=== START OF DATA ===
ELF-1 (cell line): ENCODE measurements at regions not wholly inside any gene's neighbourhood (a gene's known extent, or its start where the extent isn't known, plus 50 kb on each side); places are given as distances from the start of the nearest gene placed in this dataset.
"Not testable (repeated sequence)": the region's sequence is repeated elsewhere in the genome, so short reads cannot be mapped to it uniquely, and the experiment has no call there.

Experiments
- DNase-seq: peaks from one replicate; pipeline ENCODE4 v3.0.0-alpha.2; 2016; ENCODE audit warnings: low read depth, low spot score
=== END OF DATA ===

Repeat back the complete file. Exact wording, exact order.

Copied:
ELF-1 (cell line): ENCODE measurements at regions not wholly inside any gene's neighbourhood (a gene's known extent, or its start where the extent isn't known, plus 50 kb on each side); places are given as distances from the start of the nearest gene placed in this dataset.
"Not testable (repeated sequence)": the region's sequence is repeated elsewhere in the genome, so short reads cannot be mapped to it uniquely, and the experiment has no call there.

Experiments
- DNase-seq: peaks from one replicate; pipeline ENCODE4 v3.0.0-alpha.2; 2016; ENCODE audit warnings: low read depth, low spot score